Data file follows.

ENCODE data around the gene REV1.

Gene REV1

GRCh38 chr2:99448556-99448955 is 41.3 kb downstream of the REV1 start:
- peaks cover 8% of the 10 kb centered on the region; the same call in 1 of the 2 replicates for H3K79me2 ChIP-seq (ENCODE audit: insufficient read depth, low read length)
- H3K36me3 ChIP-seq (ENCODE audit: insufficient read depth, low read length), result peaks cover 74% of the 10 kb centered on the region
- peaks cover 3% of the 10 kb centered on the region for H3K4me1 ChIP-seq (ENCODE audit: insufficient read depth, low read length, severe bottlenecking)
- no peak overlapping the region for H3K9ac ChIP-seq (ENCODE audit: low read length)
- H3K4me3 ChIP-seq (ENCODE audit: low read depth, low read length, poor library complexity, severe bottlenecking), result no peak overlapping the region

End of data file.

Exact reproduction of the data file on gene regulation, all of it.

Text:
ENCODE data around the gene REV1.

Gene REV1

GRCh38 chr2:99448556-99448955 is 41.3 kb downstream of the REV1 start:
- peaks cover 8% of the 10 kb centered on the region; the same call in 1 of the 2 replicates for H3K79me2 ChIP-seq (ENCODE audit: insufficient read depth, low read length)
- H3K36me3 ChIP-seq (ENCODE audit: insufficient read depth, low read length), result peaks cover 74% of the 10 kb centered on the region
- peaks cover 3% of the 10 kb centered on the region for H3K4me1 ChIP-seq (ENCODE audit: insufficient read depth, low read length, severe bottlenecking)
- no peak overlapping the region for H3K9ac ChIP-seq (ENCODE audit: low read length)
- H3K4me3 ChIP-seq (ENCODE audit: low read depth, low read length, poor library complexity, severe bottlenecking), result no peak overlapping the region